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The idea that something as simple as a vaccine could prevent the pain of arthritis among sufferers may seem like a distant possibility.  However, promising results in mice studies show it could soon become a reality.

Oxford University researchers have developed a vaccine against the NGF (nerve growth factor), which causes pain among osteoarthritis sufferers. In the study, conducted among mice showing symptoms of painful arthritis, the vaccine effectively triggered the immune system to work against the mice’s naturally occurring NGF.

“This is the first successful vaccination to target pain in osteoarthritis, one of the biggest healthcare challenges of our generation,” said co-lead author Professor Tonia Vincent, a researcher at the Kennedy Institute of Rheumatology at the University of Oxford as reported by Sci News.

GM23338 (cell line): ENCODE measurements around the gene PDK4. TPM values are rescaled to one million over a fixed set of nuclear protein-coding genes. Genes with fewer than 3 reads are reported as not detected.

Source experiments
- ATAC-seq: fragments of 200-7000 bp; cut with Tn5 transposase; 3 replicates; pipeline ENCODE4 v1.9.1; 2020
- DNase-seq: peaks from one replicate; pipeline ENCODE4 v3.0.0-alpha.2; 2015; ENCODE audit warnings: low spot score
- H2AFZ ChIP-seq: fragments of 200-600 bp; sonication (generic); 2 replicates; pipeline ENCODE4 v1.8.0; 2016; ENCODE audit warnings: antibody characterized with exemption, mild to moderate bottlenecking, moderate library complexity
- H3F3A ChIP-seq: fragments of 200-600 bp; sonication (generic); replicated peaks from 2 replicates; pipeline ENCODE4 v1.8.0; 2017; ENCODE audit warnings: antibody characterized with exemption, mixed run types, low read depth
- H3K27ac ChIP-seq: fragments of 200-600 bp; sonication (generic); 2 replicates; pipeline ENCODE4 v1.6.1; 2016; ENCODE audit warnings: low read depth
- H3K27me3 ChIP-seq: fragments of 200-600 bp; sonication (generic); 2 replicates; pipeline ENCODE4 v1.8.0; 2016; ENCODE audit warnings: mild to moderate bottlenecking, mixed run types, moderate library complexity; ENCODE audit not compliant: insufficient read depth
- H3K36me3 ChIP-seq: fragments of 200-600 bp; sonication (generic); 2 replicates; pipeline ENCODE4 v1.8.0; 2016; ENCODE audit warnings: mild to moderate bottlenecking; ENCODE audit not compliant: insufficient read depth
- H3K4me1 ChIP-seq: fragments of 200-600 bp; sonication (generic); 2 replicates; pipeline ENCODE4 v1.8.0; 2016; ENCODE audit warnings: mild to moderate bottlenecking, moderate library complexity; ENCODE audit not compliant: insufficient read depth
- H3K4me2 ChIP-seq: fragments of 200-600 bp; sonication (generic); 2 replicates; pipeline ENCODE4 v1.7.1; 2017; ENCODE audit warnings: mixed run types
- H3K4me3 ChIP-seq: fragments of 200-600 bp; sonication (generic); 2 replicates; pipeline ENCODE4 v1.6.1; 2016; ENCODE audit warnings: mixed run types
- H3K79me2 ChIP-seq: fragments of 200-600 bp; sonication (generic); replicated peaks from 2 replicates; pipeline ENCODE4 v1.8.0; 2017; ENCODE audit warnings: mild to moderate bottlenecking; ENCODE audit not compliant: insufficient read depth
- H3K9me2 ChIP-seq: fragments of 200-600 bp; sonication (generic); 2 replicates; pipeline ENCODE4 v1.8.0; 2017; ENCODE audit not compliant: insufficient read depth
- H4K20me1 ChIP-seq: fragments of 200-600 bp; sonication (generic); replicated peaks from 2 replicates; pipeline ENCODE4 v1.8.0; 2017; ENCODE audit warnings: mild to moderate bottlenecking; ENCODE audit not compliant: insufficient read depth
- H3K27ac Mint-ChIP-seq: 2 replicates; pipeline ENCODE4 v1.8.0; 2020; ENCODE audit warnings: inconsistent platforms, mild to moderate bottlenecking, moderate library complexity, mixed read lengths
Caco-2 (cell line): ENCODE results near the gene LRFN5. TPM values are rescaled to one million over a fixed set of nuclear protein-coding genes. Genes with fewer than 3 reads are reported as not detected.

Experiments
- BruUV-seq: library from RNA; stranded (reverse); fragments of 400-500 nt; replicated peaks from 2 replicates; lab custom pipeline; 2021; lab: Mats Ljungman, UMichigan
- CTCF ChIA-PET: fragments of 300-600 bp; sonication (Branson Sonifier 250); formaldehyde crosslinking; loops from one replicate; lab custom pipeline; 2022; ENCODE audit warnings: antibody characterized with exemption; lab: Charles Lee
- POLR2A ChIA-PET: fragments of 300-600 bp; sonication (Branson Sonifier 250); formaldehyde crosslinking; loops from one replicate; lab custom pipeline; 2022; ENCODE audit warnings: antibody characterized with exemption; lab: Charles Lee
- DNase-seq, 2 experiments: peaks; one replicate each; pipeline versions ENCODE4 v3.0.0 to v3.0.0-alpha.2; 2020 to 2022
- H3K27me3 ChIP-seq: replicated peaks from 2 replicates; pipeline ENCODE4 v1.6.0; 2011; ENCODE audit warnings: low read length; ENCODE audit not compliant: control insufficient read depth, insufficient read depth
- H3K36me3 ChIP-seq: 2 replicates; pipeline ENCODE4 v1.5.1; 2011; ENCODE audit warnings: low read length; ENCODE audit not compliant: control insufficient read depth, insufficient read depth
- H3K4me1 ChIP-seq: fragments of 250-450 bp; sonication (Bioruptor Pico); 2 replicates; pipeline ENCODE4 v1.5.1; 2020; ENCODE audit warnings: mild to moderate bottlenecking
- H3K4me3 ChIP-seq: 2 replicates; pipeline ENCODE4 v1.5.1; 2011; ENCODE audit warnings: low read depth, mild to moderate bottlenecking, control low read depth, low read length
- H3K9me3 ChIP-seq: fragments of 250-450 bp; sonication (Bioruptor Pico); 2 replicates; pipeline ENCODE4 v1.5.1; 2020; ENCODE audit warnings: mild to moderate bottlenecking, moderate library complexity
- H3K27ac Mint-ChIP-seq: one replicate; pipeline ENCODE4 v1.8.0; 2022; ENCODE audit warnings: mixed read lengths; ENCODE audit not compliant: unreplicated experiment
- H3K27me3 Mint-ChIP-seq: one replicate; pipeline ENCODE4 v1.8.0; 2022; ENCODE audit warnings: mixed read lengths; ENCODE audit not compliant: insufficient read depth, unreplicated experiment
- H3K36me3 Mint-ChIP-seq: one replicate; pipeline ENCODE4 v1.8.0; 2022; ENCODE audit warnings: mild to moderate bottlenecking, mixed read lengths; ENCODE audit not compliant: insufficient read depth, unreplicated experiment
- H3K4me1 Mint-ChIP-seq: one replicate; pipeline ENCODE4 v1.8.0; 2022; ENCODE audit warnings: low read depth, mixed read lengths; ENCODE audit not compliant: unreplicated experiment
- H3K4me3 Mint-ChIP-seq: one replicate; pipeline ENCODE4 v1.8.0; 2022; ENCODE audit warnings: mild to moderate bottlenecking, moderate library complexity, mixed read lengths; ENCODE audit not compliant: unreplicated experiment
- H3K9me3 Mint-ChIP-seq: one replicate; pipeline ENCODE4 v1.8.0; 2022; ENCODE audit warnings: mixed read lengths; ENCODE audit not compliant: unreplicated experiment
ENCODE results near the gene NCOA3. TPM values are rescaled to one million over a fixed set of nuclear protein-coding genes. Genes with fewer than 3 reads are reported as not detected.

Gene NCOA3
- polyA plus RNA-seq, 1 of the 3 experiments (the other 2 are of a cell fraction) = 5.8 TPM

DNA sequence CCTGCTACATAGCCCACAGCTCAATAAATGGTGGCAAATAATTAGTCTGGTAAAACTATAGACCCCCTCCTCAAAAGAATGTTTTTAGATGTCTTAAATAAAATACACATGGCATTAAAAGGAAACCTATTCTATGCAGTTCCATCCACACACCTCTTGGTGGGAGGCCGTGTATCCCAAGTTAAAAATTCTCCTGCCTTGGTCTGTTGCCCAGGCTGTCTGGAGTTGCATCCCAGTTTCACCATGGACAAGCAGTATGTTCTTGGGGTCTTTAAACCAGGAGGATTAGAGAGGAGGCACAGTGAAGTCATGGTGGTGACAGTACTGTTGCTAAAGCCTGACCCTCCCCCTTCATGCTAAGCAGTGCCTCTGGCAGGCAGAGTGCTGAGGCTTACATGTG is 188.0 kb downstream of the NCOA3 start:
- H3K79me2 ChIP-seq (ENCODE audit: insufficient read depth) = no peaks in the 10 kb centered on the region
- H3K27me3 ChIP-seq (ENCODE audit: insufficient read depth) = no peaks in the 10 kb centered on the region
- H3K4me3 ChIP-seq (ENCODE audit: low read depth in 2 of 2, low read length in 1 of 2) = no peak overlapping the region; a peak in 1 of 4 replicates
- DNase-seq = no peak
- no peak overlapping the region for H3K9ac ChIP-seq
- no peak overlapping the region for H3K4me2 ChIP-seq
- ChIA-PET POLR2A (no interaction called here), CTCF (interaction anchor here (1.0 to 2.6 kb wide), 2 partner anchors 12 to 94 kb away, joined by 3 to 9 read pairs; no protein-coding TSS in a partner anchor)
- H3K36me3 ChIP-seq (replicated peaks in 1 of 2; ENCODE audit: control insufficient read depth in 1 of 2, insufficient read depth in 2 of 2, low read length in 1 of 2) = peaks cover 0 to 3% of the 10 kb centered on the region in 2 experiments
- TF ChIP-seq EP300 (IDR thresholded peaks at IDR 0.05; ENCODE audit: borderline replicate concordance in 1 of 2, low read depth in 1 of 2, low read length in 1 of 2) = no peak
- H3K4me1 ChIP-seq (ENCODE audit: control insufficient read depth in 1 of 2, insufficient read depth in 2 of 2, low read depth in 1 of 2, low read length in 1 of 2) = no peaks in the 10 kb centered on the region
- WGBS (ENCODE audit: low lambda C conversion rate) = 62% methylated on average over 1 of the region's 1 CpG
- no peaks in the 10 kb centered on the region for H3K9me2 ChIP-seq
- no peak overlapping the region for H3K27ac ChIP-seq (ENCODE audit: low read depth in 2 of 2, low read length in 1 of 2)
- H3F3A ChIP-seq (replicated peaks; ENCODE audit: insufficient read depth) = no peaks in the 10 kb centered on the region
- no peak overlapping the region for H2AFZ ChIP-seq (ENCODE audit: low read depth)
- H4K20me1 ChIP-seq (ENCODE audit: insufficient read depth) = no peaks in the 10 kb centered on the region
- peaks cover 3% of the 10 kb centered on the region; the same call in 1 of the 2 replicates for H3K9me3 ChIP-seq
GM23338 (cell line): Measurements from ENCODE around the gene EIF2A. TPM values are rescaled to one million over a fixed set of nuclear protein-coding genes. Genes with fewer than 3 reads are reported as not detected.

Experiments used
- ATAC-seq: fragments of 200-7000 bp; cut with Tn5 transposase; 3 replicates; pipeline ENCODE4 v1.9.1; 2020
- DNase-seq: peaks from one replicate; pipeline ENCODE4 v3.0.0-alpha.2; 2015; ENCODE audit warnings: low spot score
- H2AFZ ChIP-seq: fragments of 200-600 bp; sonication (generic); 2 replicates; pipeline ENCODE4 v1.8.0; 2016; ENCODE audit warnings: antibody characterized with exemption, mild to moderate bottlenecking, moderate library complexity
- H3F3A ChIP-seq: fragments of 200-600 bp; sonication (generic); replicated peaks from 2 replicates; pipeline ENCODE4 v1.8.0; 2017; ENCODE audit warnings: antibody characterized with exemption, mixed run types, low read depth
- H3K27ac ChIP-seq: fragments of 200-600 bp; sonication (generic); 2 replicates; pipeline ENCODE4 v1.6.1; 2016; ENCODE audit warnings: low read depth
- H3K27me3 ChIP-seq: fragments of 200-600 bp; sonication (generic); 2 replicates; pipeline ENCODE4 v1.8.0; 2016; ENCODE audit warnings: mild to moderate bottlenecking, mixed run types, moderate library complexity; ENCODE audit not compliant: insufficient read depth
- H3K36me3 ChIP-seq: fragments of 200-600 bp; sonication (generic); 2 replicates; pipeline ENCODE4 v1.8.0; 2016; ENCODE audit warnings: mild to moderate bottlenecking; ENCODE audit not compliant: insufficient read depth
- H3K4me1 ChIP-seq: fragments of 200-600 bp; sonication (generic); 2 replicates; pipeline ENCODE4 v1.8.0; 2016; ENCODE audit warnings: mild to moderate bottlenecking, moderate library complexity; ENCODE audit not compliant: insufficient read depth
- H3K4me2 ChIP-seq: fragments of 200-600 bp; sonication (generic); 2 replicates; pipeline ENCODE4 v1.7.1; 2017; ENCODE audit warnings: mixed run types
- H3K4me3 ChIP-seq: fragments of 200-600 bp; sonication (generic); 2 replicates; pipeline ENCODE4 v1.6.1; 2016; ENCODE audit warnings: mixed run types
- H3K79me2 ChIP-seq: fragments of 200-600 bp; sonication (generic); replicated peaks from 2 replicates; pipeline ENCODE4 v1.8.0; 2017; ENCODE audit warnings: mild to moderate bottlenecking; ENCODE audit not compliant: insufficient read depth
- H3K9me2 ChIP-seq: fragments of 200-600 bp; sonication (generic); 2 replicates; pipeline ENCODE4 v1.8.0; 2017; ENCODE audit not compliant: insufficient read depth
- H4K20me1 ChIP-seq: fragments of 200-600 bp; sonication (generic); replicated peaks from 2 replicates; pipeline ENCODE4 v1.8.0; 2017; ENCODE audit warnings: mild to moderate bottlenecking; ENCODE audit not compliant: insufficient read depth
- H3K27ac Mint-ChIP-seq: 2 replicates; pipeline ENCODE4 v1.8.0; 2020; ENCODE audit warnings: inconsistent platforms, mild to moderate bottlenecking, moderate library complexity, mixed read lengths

Osteoarthritis pain has been known to cause significant social and economic burden, with less than 25% of patients having access to adequate pain control. Image source: OpenStax / CC BY 4.0

Still in its early stages, the study has to consider numerous safety issues before it can be reliably tested among human subjects. But researchers believe that the vaccine design will ultimately allow medical professionals to control antibody levels and tailor treatment according to individual cases and need.

“I’m happy to see the vaccine platform perform so well, and look forward to seeing the vaccine enter clinical testing in companion animals,” adds co-lead author Professor Martin Bachmann, from the Jenner Institute at the University of Oxford and the University of Bern.

The study was published in the Annals of Rheumatic Diseases. For further reading, click here.

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